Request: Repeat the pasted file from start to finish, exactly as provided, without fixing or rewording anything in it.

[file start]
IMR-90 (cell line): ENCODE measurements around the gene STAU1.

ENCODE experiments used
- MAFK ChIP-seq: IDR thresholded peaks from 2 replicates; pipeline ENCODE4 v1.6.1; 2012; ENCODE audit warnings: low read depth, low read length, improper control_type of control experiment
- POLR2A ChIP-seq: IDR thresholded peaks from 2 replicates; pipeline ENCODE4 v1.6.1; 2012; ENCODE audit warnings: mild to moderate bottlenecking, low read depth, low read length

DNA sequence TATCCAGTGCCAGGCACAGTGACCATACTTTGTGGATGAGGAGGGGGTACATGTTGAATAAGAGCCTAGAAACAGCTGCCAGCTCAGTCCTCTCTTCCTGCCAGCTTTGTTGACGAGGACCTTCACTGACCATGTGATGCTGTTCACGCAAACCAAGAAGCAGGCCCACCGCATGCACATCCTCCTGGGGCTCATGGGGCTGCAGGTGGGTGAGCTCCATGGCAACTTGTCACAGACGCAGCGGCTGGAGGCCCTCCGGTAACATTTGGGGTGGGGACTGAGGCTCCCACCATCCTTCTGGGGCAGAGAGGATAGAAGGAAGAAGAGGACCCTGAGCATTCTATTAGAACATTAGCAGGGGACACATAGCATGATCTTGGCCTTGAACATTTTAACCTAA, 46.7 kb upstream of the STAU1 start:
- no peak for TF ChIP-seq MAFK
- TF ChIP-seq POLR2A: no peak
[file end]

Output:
IMR-90 (cell line): ENCODE measurements around the gene STAU1.

ENCODE experiments used
- MAFK ChIP-seq: IDR thresholded peaks from 2 replicates; pipeline ENCODE4 v1.6.1; 2012; ENCODE audit warnings: low read depth, low read length, improper control_type of control experiment
- POLR2A ChIP-seq: IDR thresholded peaks from 2 replicates; pipeline ENCODE4 v1.6.1; 2012; ENCODE audit warnings: mild to moderate bottlenecking, low read depth, low read length

DNA sequence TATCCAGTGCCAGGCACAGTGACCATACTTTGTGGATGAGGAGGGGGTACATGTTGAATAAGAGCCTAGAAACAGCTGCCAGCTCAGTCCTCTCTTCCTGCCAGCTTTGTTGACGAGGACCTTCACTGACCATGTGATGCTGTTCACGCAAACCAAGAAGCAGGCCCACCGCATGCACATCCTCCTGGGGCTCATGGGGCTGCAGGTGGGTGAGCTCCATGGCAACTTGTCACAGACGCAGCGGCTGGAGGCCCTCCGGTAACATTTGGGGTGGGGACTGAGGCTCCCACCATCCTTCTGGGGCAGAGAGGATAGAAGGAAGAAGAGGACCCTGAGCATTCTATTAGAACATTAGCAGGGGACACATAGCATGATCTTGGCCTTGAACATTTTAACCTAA, 46.7 kb upstream of the STAU1 start:
- no peak for TF ChIP-seq MAFK
- TF ChIP-seq POLR2A: no peak